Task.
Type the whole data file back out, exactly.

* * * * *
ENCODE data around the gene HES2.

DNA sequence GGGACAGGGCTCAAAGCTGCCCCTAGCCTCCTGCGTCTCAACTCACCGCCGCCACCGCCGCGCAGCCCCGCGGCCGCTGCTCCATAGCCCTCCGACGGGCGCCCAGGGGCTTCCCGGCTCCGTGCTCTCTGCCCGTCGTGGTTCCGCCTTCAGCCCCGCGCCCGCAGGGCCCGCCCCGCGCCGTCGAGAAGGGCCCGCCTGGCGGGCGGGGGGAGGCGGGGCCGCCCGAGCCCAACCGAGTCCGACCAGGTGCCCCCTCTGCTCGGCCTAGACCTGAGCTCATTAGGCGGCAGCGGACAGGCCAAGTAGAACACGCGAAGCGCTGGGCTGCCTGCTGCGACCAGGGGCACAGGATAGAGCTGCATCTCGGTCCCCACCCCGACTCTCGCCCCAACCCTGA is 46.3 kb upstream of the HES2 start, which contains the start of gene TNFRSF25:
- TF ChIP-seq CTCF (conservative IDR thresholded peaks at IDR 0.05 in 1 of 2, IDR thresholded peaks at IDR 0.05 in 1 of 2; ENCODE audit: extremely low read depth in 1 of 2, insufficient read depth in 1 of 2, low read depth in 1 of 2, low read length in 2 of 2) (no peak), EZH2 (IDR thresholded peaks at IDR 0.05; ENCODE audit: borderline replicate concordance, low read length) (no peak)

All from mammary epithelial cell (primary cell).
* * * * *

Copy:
ENCODE data around the gene HES2.

DNA sequence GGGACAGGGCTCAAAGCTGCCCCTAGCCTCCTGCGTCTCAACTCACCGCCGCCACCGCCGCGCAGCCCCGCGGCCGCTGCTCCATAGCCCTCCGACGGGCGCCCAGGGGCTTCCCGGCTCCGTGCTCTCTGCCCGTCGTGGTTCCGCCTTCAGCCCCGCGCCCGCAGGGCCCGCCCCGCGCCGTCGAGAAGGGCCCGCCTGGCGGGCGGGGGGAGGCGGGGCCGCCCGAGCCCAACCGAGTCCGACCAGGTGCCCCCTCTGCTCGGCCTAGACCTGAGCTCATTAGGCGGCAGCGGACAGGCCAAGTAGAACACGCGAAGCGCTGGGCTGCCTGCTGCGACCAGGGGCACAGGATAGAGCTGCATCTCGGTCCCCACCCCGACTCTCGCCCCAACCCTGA is 46.3 kb upstream of the HES2 start, which contains the start of gene TNFRSF25:
- TF ChIP-seq CTCF (conservative IDR thresholded peaks at IDR 0.05 in 1 of 2, IDR thresholded peaks at IDR 0.05 in 1 of 2; ENCODE audit: extremely low read depth in 1 of 2, insufficient read depth in 1 of 2, low read depth in 1 of 2, low read length in 2 of 2) (no peak), EZH2 (IDR thresholded peaks at IDR 0.05; ENCODE audit: borderline replicate concordance, low read length) (no peak)

All from mammary epithelial cell (primary cell).